Photos top right and bottom left were in the guest bedroom before the new wardrobe was built; just some of the shelves now remain
I hope you won’t mind my mentioning books so soon after my two linked posts on the comics I loved as a child …
I have been collecting books – and also disposing of them, because space is finite – for over 40 years. When I married, 52 years ago, there wasn’t money to spare to buy books because in those days books were relatively more expensive than they are today and any money we had went on our mortgage, bills, and getting our home together.
I can remember when I first started to collect books as opposed to simply borrowing them from the library: our younger son was about two years old and I borrowed a book by Cornish writer, Derek Tangye. I wonder if anyone still reads his books today?
Anyway, I enjoyed this book so much (A Cat Affair) and, as the library didn’t have any other books by him, I began to search for them in 2nd hand bookshops in the area – no internet then. Eventually I found all the ones that had been published up to that point and, after that, even though funds were still tight, I bought each new book as it was published.
I also joined a book club. I don’t mean a reading club, but a club whereby you chose a different book to buy each month. I hadn’t realized then that these were cheaper versions – inferior paper, perhaps slightly smaller format – of what were often best sellers, but I still bought reference books, history books, even Alistair Cook’s America which I think must’ve been on everyone’s bookshelf in those days. I have since parted with it.
And so my collections grew, mainly 2nd hand copies but there were some writers whose books I pounced on the moment they were published: Joanna Trollope, Mary Wesley, Bernard Levin, to name but three.
In 1990 I happened upon an antiquarian/secondhand bookshop in a small Dartmoor town and each week I would drive my mother and myself there for a browse. There was even a lovely cafe next door – an added incentive! The books were always in good condition and, what was even more enticing, the prices were excellent, too. The shop had books on three floors, I was in book heaven. They were also very well organized, so that you knew exactly where you might find what you were seeking.
Over the months not only did my collection grow rapidly, but my mother and I became friends with the owners and so, when they went on holiday each year, they asked if I’d like to help out in their shop? Would I? What do you think! I helped out for the next dozen or so years.
And that is where I had my eyes opened to all kinds of books – pocket books, writers from the 1930s and 1940s – such as Richard Church and Cecil Roberts – of whom I’d never heard, beautiful leather-bound books, first editions, illustrated books – and thus I began to fill my shelves.
I had long ceased buying book club editions – for a start, helping out in the bookshop (sadly no longer there; my friends retired some years ago and since then it has closed down) taught me that book club editions weren’t acceptable to most book collectors who wanted the original editions (if not always first editions.)
As the volume of books in our house grew, my husband made bookcases in each of the rooms: hardback fiction in the bed sitting room upstairs, paperback fiction in the dining room, all other books in the sitting room, study and guest bedroom. The only room without bookshelves is our bedroom, but there are usually piles of books on the bedside chests of drawers.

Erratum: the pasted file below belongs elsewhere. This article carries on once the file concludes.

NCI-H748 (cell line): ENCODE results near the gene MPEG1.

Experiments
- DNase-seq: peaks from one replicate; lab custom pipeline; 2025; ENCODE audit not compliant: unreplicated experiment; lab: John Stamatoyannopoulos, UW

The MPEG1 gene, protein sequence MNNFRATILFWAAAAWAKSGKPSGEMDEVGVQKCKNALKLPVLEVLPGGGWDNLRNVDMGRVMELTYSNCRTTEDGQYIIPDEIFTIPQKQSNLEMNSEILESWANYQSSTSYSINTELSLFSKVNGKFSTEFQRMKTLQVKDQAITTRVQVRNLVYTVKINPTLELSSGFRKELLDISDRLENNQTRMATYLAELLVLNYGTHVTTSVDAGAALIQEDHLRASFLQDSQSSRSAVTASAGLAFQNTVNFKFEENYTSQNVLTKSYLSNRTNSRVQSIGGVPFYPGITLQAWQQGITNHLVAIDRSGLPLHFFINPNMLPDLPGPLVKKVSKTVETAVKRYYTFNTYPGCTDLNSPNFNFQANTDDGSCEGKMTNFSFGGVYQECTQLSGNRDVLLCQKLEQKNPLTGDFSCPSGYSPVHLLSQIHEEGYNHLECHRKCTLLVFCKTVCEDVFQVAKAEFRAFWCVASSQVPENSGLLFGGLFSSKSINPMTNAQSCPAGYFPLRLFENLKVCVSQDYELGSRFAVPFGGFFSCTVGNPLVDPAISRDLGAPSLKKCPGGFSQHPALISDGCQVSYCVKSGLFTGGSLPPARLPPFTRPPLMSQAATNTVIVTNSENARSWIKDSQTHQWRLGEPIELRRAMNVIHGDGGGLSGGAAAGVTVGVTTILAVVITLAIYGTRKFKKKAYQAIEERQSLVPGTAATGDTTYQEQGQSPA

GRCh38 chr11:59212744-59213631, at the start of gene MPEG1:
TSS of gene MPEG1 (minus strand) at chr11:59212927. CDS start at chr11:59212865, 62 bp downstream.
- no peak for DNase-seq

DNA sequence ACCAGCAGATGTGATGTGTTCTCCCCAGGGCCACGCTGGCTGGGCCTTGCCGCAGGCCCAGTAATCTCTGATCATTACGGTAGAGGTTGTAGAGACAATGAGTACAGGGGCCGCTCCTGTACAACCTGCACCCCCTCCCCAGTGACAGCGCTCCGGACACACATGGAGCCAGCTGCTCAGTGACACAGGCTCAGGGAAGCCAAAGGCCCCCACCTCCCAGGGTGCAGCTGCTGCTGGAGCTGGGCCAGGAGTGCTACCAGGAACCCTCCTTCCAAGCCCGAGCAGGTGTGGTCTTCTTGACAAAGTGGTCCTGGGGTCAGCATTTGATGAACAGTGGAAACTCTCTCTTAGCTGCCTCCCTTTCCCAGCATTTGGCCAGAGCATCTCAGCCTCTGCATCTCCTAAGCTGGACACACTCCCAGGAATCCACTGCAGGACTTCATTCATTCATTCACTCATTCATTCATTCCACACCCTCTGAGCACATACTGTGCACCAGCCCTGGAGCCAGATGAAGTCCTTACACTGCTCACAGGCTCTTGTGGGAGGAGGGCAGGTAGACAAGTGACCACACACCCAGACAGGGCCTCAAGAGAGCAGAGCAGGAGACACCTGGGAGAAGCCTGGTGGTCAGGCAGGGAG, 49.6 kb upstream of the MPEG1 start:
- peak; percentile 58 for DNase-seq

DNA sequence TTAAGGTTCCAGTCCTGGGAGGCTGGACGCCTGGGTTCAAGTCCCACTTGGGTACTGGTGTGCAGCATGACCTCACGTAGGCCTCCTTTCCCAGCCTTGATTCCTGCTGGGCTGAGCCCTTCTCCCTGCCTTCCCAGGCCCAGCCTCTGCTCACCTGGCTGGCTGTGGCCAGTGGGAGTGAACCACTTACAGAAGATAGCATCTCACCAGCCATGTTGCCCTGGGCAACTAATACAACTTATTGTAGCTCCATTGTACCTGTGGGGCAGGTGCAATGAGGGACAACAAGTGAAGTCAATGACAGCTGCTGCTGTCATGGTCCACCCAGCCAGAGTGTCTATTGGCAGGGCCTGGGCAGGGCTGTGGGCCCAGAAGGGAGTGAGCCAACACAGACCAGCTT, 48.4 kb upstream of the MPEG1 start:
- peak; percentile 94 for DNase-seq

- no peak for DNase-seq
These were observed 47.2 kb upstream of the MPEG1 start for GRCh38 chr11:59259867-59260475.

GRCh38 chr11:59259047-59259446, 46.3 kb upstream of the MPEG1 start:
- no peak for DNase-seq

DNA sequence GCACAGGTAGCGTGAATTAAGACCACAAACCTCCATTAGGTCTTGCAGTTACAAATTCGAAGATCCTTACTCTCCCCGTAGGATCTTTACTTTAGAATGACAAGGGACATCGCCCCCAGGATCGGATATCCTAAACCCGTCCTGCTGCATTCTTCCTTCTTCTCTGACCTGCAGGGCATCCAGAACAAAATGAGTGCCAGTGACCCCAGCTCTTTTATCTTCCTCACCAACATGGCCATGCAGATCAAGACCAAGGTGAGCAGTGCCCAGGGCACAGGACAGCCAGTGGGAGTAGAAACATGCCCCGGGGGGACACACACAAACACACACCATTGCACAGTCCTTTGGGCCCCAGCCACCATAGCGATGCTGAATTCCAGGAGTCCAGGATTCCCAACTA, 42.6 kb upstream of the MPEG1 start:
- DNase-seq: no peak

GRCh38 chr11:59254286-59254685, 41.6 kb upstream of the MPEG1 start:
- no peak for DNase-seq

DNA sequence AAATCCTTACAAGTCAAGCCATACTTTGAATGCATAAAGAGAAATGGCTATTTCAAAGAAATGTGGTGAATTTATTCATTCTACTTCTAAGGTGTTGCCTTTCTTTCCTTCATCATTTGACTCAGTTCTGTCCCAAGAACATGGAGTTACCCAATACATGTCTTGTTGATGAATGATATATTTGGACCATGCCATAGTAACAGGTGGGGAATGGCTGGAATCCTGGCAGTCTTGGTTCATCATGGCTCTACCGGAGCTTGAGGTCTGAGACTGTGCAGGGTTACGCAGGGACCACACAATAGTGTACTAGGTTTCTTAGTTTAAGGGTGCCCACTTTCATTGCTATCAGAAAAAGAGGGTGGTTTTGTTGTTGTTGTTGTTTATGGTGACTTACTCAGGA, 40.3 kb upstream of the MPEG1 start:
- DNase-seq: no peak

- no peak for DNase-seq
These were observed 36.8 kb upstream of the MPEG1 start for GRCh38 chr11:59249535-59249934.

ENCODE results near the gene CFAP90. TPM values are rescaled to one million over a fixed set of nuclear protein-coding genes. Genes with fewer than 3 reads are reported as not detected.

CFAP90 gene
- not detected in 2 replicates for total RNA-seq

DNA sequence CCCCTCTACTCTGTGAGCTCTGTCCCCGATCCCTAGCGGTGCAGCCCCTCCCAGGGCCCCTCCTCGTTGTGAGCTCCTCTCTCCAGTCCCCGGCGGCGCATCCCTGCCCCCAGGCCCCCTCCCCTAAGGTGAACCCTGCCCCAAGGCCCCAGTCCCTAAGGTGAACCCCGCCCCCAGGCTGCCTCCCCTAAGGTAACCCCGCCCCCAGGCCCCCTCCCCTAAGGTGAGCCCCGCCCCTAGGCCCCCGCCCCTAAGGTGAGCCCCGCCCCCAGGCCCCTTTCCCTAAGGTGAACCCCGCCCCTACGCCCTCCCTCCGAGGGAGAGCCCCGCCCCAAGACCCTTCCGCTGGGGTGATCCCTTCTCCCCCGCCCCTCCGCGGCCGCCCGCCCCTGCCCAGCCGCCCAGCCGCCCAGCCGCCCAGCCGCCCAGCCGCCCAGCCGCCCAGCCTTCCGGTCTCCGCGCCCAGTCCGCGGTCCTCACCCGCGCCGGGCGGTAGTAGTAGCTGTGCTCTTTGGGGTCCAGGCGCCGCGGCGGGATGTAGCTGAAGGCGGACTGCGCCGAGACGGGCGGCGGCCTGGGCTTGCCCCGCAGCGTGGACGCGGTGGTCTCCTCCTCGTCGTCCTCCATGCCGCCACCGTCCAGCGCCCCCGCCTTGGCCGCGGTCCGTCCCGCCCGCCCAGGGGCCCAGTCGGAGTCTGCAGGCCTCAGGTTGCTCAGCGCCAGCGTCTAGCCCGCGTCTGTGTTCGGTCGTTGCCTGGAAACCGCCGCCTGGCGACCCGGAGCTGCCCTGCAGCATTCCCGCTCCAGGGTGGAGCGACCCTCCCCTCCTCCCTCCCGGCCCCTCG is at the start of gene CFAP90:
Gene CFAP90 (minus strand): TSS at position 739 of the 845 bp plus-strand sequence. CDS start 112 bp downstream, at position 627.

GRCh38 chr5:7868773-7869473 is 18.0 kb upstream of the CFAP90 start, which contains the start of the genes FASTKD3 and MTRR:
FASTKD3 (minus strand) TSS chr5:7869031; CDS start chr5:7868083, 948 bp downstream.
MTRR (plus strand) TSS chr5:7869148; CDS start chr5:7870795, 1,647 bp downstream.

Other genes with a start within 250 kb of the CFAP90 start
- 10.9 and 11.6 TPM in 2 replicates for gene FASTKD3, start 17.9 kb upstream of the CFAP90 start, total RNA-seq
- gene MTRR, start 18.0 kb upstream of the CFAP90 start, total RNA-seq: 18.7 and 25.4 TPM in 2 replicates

Here is a corner of the study – this table is now piled high with books and you might also note the large amount of magazines on the bottom shelf. This is only part of the magazine collection which, sadly, will have to go one of these days. As I say, space is finite. (There is another wall of books, but to see one is sufficient I think!)
This is where I write
Here are the paperbacks in the dining room. Husband made these shelves so that we’d also have a space for our stereo – yes, it’s ancient, but it does the job – and the speakers, and our LPs as well as CDs. This is a ‘breakfront’ style of bookcase – the two end sections are stepped back and this allows the door to the dining room (on the left) to be opened properly, and it is matched at the other side, next to the window.
In the guest bedroom there were once wall-to-wall bookshelves but in 2015 we decided we needed to turn what had become a workroom back into a bedroom and so husband re-configured the shelves to include a wardrobe (which he built, including making six drawers) in the central part, and keep the remaining bookshelves at each side.
In the bed sitting room, there are bookshelves under the eaves …
Please don’t ask me if I’ve read them all! This always strikes me as a question which non-book collectors ask. Yes, such people might read, but they don’t wish to keep the books they read; they’re happy to read them on an e-reader, or borrow them from the library, or seek out a ‘reading’ copy which they will then pass on. I can appreciate this, especially if they hadn’t much space or do not have any attachment to books as objects, but the whole point of having a collection is that not only are you never short of reading material, but also you don’t have to read them at the time of buying: you can keep them and enjoy them at any time in the future. This mightn’t be for several months or even many years. That is the point of having your own library.
A collection such as this hasn’t happened overnight. It has taken many years and I’ve parted with perhaps as many books as you see here, too. And now they’re due for a spring clean and another ‘weed’! I’ve not shown the piles of books under the tables, in corners, on the lamp tables …